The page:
In an interview with TVG Network, jockey Robbie Albarado made a disgusting comment about the abuse immediately following a whipping violation, and showed a callous attitude towards inflicting pain and punishment on horses. When asked about his relationship with the filly Swiss parachutist, the jockey shared the following remarks live:
Interviewer: “You love this filly. You call her your girlfriend. How special is she for you?
Albarado: “Well, I hit her once. I hope she still loves me. “
Words hurt, but so do whips
The network quickly removed the segment, and Santa Anita Park (the track where Albarado raced in parachuting) purged it from its archives. Park also hit Albarado with a three-day suspension for raising his arm over his shoulder when struck by a Swiss paratrooper, in violation of California Horse Racing Council rules.
Santa Anita was right to pull this tape out and put Albarado on hold. However, the industry seems to have ignored the irony of broadcasting live footage of jockeys hitting a Swiss paratrooper and other horses. The question arises: If the horse racing industry considers it taboo to talk about hitting another animal, why are jockeys actually allowed to beat horses to get them to run faster (which didn’t work)?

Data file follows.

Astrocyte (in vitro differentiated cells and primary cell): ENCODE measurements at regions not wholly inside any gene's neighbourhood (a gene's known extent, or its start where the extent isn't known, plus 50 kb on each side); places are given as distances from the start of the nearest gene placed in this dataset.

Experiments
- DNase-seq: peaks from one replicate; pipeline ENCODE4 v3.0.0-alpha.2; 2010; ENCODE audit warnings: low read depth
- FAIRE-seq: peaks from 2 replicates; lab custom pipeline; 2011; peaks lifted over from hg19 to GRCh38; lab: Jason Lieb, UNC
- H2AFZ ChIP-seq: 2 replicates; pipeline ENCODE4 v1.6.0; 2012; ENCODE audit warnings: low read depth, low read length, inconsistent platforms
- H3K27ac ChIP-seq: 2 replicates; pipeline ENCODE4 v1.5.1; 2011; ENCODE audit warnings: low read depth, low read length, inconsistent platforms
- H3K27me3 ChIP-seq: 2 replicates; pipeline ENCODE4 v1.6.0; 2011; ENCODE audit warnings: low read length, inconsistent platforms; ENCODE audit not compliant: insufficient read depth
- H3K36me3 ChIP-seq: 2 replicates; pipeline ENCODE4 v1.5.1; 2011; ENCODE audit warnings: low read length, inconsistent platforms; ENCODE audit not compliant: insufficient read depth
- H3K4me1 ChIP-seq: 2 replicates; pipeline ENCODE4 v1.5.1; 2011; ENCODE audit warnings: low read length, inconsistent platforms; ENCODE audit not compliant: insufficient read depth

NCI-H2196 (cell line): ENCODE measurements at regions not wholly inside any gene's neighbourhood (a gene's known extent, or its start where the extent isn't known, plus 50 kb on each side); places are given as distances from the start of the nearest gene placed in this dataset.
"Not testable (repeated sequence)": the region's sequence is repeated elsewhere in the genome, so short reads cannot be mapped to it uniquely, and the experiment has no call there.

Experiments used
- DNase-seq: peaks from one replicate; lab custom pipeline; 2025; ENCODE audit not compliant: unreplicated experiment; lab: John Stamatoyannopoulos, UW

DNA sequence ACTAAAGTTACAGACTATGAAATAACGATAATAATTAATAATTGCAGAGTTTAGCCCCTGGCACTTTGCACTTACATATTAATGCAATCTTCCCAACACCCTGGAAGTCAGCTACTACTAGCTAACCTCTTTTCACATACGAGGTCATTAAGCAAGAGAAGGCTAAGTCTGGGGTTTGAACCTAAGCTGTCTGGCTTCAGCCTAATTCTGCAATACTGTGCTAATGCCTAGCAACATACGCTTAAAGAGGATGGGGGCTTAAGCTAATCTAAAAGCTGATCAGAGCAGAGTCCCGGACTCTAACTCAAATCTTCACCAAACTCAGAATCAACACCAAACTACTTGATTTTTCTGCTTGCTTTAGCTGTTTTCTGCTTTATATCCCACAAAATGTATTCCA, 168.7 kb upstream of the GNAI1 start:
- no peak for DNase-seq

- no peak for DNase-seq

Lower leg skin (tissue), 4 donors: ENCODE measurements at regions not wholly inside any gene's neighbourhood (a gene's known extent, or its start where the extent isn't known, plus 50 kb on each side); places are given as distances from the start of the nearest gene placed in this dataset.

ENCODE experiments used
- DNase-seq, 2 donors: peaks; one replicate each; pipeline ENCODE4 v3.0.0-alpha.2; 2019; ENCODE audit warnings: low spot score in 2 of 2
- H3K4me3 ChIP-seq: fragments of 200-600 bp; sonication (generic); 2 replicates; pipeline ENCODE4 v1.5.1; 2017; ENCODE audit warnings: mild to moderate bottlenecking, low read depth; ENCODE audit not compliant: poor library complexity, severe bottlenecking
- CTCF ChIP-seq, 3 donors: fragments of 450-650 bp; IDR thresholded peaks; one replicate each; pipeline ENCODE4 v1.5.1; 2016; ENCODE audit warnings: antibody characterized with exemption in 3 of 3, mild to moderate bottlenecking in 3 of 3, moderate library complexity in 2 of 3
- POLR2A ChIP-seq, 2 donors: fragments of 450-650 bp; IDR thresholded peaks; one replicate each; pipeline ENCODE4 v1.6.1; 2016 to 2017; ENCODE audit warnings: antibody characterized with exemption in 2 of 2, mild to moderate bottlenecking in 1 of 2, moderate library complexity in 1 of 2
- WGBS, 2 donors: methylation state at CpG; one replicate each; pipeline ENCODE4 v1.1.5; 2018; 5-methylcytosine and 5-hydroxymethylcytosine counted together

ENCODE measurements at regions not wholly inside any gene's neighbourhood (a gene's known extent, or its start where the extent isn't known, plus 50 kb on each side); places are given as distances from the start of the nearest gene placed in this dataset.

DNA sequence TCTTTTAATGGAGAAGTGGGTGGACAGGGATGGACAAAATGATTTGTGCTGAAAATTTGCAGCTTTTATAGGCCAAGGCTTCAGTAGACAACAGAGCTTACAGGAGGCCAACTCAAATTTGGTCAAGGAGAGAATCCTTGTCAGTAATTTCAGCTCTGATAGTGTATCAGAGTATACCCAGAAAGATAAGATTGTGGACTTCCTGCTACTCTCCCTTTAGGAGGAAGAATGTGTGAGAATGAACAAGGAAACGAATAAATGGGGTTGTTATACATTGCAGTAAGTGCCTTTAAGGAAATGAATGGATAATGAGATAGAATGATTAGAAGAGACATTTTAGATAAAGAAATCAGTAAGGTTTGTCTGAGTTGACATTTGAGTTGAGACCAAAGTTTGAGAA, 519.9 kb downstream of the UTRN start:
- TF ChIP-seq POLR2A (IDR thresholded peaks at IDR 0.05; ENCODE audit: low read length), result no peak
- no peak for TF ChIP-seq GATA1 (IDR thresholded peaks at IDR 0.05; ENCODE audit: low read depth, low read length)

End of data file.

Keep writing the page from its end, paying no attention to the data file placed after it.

Although horse skin is as sensitive as human skin, jockeys in some states usually beat horses 15-20 times in a single race. In some cases, jockeys have managed to get away with simply getting a slap in the wrist after their hard blows left the horses with open wounds. It should stop.
Do not tolerate the double standards of the horse racing industry
From drugging horses to keep running despite injuries to sending horses for slaughter when their racing days are over, brutality is the norm in the racing industry. He needs to adopt a zero-tolerance policy for harmful behavior, not just harmful speech, starting with a ban on whipping horses. A whipping ban, like the one in New Jersey, would be a significant step forward. Santa Anita Park is pushing for a ban on the use of a whip in races in California.
Other vital and long-overdue measures include installing computed tomography equipment on all tracks so that horse bone injuries can be detected, banning trainers with multiple disabilities, and replacing dirt roads with synthetic ones (which are less likely to injure horses).
Here’s How You Can Help Horses
The words we use can create a more inclusive world or perpetuate oppression, so everyone should think before speaking. People should be outraged by Albarado’s words, but they should be just as furious that horses that form bonds with their families for life are allowed to be whipped in the first place. Please take steps to protect New York horses:
Help enact a ban on whipping horses in New York